Granted the policy is sound, but why could the Government not have postponed its implementation until after the elections?

The budget for this financial year provided for the collection of Rs.17,000 crores from the industry. Half the year has gone by and we have still not been able to collect it. If the August 15 deadline is met, you will be able to collect, on the basis of the 35 per cent. Every time you have a caretaker government, the country cannot come to a standstill.

Do you assume that the next government will also be short-lived?

There is no assumption. But past experience has been bad. A caretaker government is not a non-responsive government. The BJP government came out with a policy on March 26 and has implemented it in relation to the industry. It has discharged its duty to t he economy. This is not a bail-out package, as is made out, but a revival package intended to ensure that a major infrastructure industry does not collapse.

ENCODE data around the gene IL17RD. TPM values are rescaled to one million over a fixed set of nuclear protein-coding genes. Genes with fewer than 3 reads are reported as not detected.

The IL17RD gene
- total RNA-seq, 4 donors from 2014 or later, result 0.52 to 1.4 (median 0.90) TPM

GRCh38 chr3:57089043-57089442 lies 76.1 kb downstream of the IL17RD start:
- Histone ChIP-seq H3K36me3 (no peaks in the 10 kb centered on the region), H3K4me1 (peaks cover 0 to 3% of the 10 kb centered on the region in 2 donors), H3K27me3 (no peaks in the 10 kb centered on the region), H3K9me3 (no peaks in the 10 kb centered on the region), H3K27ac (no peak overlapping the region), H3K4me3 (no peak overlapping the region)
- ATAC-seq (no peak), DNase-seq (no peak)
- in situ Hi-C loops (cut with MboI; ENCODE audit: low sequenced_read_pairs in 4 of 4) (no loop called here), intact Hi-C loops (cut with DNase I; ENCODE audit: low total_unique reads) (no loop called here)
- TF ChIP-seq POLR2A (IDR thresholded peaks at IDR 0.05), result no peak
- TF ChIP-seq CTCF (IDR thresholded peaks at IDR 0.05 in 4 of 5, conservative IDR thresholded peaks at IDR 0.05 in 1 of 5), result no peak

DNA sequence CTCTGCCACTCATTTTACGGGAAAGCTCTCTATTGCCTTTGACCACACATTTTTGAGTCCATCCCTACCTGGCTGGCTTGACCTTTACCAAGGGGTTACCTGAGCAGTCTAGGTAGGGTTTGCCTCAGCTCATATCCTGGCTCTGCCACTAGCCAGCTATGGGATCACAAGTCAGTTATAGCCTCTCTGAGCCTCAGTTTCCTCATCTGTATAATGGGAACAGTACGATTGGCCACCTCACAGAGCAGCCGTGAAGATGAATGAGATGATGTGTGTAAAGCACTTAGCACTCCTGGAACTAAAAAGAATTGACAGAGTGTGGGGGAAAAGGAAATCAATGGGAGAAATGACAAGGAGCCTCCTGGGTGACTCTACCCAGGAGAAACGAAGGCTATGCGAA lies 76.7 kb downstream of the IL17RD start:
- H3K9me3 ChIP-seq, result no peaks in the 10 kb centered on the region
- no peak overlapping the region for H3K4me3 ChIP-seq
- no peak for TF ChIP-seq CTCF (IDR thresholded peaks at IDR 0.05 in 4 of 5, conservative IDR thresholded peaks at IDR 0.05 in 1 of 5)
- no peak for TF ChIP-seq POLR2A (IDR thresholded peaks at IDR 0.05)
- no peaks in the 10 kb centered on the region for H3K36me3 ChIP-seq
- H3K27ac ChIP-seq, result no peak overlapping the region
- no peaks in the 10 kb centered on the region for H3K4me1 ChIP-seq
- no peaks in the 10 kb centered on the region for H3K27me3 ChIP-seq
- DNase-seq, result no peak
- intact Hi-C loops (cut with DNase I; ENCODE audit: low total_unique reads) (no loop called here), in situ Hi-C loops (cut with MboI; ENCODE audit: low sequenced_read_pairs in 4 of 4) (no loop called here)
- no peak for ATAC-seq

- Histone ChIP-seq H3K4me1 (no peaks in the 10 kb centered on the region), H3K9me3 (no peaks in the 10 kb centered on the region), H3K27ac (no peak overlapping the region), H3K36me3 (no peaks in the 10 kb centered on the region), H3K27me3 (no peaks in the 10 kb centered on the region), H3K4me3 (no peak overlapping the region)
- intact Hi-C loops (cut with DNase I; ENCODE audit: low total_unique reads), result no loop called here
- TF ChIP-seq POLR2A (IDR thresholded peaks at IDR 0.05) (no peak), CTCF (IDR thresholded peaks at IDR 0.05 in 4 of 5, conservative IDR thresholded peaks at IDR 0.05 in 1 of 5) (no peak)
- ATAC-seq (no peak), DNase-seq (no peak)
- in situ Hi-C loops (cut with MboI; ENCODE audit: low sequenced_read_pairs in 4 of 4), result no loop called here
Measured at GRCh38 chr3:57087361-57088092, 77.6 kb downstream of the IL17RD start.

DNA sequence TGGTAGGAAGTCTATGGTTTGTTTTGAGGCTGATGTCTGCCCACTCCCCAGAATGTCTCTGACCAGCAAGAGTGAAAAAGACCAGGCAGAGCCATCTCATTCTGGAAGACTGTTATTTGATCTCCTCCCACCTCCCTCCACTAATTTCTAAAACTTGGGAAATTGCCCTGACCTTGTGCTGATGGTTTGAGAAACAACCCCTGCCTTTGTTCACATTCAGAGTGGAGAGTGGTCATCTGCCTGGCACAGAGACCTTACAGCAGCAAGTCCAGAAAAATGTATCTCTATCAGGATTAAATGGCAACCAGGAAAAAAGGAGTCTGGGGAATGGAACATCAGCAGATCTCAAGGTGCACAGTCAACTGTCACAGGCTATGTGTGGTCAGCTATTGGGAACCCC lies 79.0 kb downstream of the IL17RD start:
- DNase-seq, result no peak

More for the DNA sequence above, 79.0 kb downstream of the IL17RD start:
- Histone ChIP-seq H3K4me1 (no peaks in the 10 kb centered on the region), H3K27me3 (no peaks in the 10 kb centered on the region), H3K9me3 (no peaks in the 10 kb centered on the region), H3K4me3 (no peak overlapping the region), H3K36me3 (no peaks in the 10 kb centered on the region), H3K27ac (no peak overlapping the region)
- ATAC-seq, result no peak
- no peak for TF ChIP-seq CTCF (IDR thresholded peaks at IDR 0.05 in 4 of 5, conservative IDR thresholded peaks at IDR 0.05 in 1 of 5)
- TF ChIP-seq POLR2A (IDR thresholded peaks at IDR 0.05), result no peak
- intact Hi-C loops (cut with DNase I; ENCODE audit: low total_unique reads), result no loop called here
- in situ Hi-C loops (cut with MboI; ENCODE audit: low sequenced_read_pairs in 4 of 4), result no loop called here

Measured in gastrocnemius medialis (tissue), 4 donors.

The Government's claim that the FIs have taken on exposure of Rs.10,000 crores in the telecom sector has been disputed.

I don't have the details. But obviously, FIs have a very large stake in the industry.

What about the ethical question in condoning defaults on licence fees by companies that won contracts for telecom services on the basis of competitive bidding?

There is no question. If the policy is made applicable to everybody across the board, everyone has the option of either switching over to the new policy or not. If somebody doesn't benefit from the new option, he can have the old option. The new policy a lso ensures that two more players come into every segment. When you have a larger number of players, they will compete with each other to cut down rates. The TRAI will ensure that the companies which make profits transfer their advantages to the consumer . Eventually, the consumer will pay less.

The Congress(I) has alleged that certain individuals from the Prime Minister's Office have taken undue interest in the new policy regime.

Not a shred of evidence has been seen. The words of the Congress(I) and the CPI(M) do not hold credibility since they have changed their stand on the issue. It is an irresponsible allegation that must be repelled.